15 Dec Preventative Health Care: Changing the Paradigm
By Bart Magee, Ph.D.
Among the 8.9 million Americans who reported experiencing a mental health problem in the past year, 56% of them got NO mental health treatment. That’s almost 5 million people not getting the care they need. This troubling statistic indicates that we have a long way to go to ensure that people can get needed mental health support. In past posts, I’ve discussed some of the barriers to accessing care (lack of finances, limitations on insurance coverage, etc), but today I’d like to address some of the commonly held ideas and culturally-based myths that keep people from seeking treatment when they need it, that is, before problems become crises.
To this day, many people continue to believe, consciously or unconsciously, that seeking help for a problem of the mind means that one is weak, broken, or crazy. When people encounter emotional problems they can feel tremendous shame associated with the vulnerability and dependency that comes as they realize they can’t handle it all on their own. Shame associated with vulnerability is embedded in our culture and reinforced from when we are children (weakness is teased and bullied) all the way through adulthood. The ideal of the independent, strong, resilient, self-made individual remains powerful in our western culture and is an ideal with a related myth that people should just be born that way. That myth not only makes people feel ashamed when they experience weakness or vulnerability – “What’s wrong with me, why am I so weak, needy, and messy? Why can’t I just pull it together?” – but also negates all the work, help, struggle, and even failure that goes into achieving autonomy. Nobody does it alone.
This also means that many people wait too long to get help. They wait until symptoms and problems become so severe that their functioning is significantly impaired which only makes the recovery process longer and more difficult.
Another way our culture keeps people from seeking mental health care on a more preemptive basis is the way the western medical system has focused its attention on disease and cure rather than on prevention and wellness and hasn’t integrated clinical psychology into general practice. Insurance companies only reimburse for diagnosable conditions and don’t pay for prevention, even when the research shows that prevention pays huge dividends. And people are looking for help. An average of one out of five visits to a primary care doctor is related to a mental health problem and 40 to 50 percent of frequent users of primary care had a diagnosable mental condition and yet mental health services are not integrated into medical practices. Primary care doctors lack the training and expertise to provide treatment. The biological model that western medicine is based on isn’t well suited to addressing mental health problems where the causes of difficulties are a complex interaction of biological, psychological, and social factors.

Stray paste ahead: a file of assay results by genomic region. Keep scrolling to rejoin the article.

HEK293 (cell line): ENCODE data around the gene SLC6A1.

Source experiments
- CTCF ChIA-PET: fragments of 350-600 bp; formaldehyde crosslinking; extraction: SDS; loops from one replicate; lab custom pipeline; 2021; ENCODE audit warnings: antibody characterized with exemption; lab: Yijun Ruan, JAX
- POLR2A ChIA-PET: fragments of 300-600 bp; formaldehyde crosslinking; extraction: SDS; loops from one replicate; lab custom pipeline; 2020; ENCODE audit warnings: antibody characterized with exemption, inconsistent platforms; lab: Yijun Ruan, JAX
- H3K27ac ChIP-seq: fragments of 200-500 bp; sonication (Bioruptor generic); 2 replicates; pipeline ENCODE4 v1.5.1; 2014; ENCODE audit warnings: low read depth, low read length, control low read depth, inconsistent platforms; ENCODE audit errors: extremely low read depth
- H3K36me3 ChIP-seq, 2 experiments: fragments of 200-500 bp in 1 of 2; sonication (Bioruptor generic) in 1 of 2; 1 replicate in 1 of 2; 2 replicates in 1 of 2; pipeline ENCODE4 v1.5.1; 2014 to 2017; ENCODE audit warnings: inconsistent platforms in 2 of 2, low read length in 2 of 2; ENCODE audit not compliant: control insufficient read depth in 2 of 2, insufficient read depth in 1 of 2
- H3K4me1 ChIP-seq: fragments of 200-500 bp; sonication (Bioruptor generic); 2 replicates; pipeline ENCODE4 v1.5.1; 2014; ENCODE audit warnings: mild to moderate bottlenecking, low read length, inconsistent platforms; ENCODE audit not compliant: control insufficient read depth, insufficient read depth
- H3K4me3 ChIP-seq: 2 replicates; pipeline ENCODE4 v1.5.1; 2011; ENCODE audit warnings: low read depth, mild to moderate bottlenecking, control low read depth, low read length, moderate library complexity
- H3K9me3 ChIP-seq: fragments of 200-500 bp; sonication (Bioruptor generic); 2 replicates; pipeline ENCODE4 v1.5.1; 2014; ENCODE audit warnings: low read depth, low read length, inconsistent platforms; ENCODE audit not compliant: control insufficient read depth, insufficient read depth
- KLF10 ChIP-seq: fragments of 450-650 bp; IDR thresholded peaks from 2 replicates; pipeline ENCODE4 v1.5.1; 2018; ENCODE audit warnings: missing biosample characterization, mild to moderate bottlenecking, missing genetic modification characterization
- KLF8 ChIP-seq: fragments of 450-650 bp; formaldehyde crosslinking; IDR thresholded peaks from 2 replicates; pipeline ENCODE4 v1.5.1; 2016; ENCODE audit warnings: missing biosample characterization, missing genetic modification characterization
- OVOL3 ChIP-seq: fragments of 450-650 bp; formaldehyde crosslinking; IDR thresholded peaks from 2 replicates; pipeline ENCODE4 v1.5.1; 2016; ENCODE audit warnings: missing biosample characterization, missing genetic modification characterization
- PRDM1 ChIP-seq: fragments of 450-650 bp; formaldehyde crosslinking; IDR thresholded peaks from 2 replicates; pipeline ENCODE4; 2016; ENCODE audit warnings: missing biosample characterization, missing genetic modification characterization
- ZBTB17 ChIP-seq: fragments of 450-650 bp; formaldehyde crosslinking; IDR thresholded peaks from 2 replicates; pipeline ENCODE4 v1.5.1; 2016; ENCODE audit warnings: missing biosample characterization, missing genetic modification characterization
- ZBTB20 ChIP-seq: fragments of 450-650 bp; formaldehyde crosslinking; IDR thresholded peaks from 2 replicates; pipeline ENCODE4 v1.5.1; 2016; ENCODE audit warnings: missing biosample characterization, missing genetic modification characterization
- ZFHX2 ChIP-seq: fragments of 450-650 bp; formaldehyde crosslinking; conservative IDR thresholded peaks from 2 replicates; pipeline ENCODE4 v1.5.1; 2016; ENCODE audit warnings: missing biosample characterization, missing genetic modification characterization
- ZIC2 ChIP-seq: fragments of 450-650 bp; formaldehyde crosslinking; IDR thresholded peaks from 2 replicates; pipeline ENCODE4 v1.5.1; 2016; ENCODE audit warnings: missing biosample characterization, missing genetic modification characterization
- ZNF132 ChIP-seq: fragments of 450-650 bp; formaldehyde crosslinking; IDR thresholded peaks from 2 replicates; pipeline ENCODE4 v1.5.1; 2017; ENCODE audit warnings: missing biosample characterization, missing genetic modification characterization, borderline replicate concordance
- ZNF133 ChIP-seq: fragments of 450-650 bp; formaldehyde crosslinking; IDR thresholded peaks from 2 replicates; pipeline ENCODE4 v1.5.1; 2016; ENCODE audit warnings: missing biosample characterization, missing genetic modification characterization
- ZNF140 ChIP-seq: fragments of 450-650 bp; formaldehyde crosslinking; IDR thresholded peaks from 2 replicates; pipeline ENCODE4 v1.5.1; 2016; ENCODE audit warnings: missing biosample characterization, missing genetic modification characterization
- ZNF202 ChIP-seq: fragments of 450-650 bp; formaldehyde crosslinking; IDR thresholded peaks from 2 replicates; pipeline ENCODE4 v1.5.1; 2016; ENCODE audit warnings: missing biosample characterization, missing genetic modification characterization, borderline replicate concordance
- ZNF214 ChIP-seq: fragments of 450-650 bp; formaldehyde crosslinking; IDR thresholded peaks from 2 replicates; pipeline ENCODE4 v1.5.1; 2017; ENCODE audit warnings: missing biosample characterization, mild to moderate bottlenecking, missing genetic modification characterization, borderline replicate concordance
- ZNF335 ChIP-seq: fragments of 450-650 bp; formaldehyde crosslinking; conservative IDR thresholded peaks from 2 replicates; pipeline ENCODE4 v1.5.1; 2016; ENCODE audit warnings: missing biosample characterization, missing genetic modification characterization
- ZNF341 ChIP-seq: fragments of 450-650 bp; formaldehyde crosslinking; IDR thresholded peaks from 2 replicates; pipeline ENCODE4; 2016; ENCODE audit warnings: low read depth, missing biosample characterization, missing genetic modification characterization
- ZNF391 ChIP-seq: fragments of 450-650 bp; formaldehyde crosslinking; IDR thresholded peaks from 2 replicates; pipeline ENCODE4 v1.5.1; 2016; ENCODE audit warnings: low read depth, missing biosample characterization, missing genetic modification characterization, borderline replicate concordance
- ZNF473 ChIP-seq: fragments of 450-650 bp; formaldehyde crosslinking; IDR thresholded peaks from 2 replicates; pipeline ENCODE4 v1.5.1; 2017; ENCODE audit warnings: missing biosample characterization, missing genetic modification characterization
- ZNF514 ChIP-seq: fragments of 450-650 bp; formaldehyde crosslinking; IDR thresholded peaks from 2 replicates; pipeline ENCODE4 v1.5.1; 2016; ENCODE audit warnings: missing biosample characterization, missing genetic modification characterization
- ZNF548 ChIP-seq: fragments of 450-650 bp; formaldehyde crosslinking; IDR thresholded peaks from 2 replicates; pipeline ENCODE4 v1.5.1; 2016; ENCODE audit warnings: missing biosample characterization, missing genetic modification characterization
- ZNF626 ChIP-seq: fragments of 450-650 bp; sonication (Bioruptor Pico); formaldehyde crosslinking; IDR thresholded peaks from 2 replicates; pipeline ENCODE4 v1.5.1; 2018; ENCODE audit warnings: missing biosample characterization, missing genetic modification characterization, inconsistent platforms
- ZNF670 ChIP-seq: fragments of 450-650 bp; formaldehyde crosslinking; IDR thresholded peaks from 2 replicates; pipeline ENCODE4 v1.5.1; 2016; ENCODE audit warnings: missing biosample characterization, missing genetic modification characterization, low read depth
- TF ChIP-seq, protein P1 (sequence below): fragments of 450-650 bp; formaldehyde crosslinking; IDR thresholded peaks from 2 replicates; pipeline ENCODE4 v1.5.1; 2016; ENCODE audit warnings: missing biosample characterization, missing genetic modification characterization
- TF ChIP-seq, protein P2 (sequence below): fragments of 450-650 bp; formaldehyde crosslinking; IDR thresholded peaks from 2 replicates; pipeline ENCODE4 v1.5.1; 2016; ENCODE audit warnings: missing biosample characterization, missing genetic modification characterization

At Access Institute, we work to address these challenges. In our model of care, anyone can access treatment; a diagnosis is not necessary. For example, we provide care to individuals who may not have a diagnosis of depression, but may be experiencing some signs, or who may be grieving a loss and want to make sure their grief doesn’t turn into depression. Our model is holistic, as we work to understand the complexity of an individual’s experience and we listen for the shame associated with seeking help and work to address it, thereby facilitating the treatment process.
But we can’t do it alone. We are all part of the social fabric and all of us can help to chip away at some of the myths embedded in society that keep people from seeking help. First and foremost, we all can model behavior to those around us that doesn’t shame vulnerability, that recognizes our own weaknesses and encourages reaching out for help. We can speak out and promote the value of personal growth, which is a way of underscoring that we are all imperfect, that at any point in our lives we are fully capable of change, but to do that we all need help from others. Help may come from a friend or a trusted colleague, or from a trained mental health professional. Changing these attitudes can help to change people’s approach to mental health care so that they can become more open to appreciating the wisdom of seeking help early and with prevention in mind.